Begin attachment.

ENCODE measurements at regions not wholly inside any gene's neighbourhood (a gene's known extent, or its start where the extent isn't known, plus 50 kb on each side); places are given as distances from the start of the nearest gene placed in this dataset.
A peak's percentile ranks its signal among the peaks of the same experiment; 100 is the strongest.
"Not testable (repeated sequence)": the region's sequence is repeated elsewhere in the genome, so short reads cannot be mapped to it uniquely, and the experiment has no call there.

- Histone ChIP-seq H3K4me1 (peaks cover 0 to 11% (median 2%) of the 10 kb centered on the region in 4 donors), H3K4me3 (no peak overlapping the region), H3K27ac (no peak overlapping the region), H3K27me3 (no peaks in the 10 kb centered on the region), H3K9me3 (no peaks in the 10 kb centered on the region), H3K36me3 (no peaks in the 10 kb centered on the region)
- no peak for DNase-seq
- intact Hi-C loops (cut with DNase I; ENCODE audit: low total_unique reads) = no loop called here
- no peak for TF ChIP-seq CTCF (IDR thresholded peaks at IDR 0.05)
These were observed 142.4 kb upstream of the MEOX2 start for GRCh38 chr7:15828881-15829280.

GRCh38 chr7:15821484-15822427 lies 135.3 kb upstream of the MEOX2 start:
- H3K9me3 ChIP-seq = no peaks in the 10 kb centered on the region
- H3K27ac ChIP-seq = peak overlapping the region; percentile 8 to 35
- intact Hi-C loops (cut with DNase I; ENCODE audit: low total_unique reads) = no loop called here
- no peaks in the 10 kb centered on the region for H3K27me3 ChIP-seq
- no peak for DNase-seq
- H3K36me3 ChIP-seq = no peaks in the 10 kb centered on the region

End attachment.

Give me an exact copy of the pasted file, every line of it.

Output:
ENCODE measurements at regions not wholly inside any gene's neighbourhood (a gene's known extent, or its start where the extent isn't known, plus 50 kb on each side); places are given as distances from the start of the nearest gene placed in this dataset.
A peak's percentile ranks its signal among the peaks of the same experiment; 100 is the strongest.
"Not testable (repeated sequence)": the region's sequence is repeated elsewhere in the genome, so short reads cannot be mapped to it uniquely, and the experiment has no call there.

- Histone ChIP-seq H3K4me1 (peaks cover 0 to 11% (median 2%) of the 10 kb centered on the region in 4 donors), H3K4me3 (no peak overlapping the region), H3K27ac (no peak overlapping the region), H3K27me3 (no peaks in the 10 kb centered on the region), H3K9me3 (no peaks in the 10 kb centered on the region), H3K36me3 (no peaks in the 10 kb centered on the region)
- no peak for DNase-seq
- intact Hi-C loops (cut with DNase I; ENCODE audit: low total_unique reads) = no loop called here
- no peak for TF ChIP-seq CTCF (IDR thresholded peaks at IDR 0.05)
These were observed 142.4 kb upstream of the MEOX2 start for GRCh38 chr7:15828881-15829280.

GRCh38 chr7:15821484-15822427 lies 135.3 kb upstream of the MEOX2 start:
- H3K9me3 ChIP-seq = no peaks in the 10 kb centered on the region
- H3K27ac ChIP-seq = peak overlapping the region; percentile 8 to 35
- intact Hi-C loops (cut with DNase I; ENCODE audit: low total_unique reads) = no loop called here
- no peaks in the 10 kb centered on the region for H3K27me3 ChIP-seq
- no peak for DNase-seq
- H3K36me3 ChIP-seq = no peaks in the 10 kb centered on the region